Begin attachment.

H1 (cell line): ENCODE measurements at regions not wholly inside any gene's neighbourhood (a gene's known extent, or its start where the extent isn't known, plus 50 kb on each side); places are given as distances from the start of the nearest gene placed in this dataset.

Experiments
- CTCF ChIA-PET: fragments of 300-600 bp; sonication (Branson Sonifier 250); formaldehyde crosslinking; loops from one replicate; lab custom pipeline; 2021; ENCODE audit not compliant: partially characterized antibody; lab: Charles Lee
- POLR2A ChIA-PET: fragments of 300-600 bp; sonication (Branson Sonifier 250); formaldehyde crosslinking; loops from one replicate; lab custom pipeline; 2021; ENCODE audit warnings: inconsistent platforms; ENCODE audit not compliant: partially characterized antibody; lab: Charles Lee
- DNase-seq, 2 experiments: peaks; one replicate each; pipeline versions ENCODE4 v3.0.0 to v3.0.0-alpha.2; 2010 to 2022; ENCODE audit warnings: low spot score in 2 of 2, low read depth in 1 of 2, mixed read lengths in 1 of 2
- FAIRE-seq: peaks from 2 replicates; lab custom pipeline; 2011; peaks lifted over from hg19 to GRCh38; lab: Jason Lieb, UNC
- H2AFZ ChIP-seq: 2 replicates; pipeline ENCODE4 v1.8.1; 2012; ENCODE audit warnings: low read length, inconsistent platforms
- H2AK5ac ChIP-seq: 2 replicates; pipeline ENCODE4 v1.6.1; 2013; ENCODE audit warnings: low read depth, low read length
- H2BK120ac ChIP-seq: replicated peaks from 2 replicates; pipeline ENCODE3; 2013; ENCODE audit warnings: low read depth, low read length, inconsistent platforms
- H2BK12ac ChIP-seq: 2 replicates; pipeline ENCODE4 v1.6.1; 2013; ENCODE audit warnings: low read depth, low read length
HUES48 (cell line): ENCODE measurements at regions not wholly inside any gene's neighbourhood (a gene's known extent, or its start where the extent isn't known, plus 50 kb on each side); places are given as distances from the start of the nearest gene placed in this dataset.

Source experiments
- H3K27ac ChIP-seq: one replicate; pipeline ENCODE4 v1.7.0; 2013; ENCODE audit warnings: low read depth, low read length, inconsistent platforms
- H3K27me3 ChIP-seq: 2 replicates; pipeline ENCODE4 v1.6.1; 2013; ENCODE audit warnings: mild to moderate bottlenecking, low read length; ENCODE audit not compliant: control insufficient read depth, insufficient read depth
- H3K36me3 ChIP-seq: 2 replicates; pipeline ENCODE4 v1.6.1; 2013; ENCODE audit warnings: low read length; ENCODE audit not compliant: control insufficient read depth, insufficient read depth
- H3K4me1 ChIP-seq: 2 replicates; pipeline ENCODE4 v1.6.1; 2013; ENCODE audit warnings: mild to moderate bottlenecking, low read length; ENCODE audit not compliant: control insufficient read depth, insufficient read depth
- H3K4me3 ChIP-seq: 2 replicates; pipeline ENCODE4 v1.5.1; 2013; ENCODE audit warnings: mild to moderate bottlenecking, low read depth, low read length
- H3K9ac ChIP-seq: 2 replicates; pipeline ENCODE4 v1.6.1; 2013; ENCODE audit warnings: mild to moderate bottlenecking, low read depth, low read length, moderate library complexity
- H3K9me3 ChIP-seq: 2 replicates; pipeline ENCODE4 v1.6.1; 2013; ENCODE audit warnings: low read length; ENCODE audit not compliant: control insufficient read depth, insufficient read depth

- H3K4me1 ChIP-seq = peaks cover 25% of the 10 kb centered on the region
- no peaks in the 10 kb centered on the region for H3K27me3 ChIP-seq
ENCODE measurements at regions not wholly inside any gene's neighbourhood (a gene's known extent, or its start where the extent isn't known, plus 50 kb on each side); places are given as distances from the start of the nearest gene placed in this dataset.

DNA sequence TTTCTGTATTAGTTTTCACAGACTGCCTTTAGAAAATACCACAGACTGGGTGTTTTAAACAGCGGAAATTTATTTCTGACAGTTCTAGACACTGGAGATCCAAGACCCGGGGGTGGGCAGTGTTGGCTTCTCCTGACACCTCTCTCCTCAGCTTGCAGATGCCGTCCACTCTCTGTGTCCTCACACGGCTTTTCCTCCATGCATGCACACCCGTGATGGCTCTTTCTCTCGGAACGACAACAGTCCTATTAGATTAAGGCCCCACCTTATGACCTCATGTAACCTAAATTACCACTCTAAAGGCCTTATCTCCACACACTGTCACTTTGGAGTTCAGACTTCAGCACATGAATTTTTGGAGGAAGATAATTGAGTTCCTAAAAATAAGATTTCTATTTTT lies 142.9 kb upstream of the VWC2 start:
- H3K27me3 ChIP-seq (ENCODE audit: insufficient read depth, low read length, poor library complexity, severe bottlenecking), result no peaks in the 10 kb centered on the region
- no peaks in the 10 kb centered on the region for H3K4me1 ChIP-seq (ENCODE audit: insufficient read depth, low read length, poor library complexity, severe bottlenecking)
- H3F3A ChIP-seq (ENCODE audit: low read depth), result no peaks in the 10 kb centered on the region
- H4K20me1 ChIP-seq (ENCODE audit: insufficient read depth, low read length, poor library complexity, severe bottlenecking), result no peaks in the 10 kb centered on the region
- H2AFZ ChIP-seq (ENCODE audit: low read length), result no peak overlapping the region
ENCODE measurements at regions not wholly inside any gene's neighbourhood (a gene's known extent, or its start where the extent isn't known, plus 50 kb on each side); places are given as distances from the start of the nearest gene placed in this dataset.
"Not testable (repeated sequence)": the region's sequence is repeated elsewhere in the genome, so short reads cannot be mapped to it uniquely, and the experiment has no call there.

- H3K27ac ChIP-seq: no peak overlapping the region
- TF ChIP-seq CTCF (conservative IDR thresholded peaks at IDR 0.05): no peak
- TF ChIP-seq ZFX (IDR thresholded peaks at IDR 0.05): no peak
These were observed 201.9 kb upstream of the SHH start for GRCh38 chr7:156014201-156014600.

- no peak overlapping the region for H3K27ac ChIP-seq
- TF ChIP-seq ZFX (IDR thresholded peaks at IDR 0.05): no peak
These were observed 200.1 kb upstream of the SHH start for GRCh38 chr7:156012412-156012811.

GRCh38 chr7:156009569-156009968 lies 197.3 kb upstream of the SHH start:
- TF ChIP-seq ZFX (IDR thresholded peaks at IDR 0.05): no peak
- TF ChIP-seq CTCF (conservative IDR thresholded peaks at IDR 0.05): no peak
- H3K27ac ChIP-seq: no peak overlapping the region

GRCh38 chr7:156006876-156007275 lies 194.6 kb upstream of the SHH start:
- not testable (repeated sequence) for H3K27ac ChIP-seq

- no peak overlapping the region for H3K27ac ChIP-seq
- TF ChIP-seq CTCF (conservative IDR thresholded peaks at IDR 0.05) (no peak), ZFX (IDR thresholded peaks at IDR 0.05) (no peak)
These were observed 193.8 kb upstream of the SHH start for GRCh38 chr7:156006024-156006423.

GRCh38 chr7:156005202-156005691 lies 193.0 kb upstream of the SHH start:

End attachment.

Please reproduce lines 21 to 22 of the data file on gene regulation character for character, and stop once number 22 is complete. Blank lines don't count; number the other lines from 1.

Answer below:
- no peaks in the 10 kb centered on the region for H3K27me3 ChIP-seq
ENCODE measurements at regions not wholly inside any gene's neighbourhood (a gene's known extent, or its start where the extent isn't known, plus 50 kb on each side); places are given as distances from the start of the nearest gene placed in this dataset.